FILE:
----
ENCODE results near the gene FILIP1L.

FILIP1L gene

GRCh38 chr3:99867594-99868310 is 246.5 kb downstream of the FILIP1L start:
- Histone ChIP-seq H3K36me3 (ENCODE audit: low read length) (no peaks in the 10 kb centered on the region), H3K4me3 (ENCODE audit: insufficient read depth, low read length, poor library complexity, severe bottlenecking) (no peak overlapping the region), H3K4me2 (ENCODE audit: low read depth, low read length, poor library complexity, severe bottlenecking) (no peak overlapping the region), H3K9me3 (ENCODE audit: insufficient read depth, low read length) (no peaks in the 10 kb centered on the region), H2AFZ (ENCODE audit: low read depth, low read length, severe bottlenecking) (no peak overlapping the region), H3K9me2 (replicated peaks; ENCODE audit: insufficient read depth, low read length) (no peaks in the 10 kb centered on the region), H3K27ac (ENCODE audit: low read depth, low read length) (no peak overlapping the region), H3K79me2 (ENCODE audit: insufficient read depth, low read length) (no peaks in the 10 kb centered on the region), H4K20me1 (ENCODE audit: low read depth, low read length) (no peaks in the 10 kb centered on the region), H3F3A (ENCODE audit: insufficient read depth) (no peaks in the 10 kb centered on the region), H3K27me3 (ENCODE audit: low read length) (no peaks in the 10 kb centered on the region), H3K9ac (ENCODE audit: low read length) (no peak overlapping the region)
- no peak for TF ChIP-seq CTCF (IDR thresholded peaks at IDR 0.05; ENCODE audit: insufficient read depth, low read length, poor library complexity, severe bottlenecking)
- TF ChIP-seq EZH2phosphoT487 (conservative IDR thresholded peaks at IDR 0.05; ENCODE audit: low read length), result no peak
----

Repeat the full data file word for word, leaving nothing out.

ENCODE results near the gene FILIP1L.

FILIP1L gene

GRCh38 chr3:99867594-99868310 is 246.5 kb downstream of the FILIP1L start:
- Histone ChIP-seq H3K36me3 (ENCODE audit: low read length) (no peaks in the 10 kb centered on the region), H3K4me3 (ENCODE audit: insufficient read depth, low read length, poor library complexity, severe bottlenecking) (no peak overlapping the region), H3K4me2 (ENCODE audit: low read depth, low read length, poor library complexity, severe bottlenecking) (no peak overlapping the region), H3K9me3 (ENCODE audit: insufficient read depth, low read length) (no peaks in the 10 kb centered on the region), H2AFZ (ENCODE audit: low read depth, low read length, severe bottlenecking) (no peak overlapping the region), H3K9me2 (replicated peaks; ENCODE audit: insufficient read depth, low read length) (no peaks in the 10 kb centered on the region), H3K27ac (ENCODE audit: low read depth, low read length) (no peak overlapping the region), H3K79me2 (ENCODE audit: insufficient read depth, low read length) (no peaks in the 10 kb centered on the region), H4K20me1 (ENCODE audit: low read depth, low read length) (no peaks in the 10 kb centered on the region), H3F3A (ENCODE audit: insufficient read depth) (no peaks in the 10 kb centered on the region), H3K27me3 (ENCODE audit: low read length) (no peaks in the 10 kb centered on the region), H3K9ac (ENCODE audit: low read length) (no peak overlapping the region)
- no peak for TF ChIP-seq CTCF (IDR thresholded peaks at IDR 0.05; ENCODE audit: insufficient read depth, low read length, poor library complexity, severe bottlenecking)
- TF ChIP-seq EZH2phosphoT487 (conservative IDR thresholded peaks at IDR 0.05; ENCODE audit: low read length), result no peak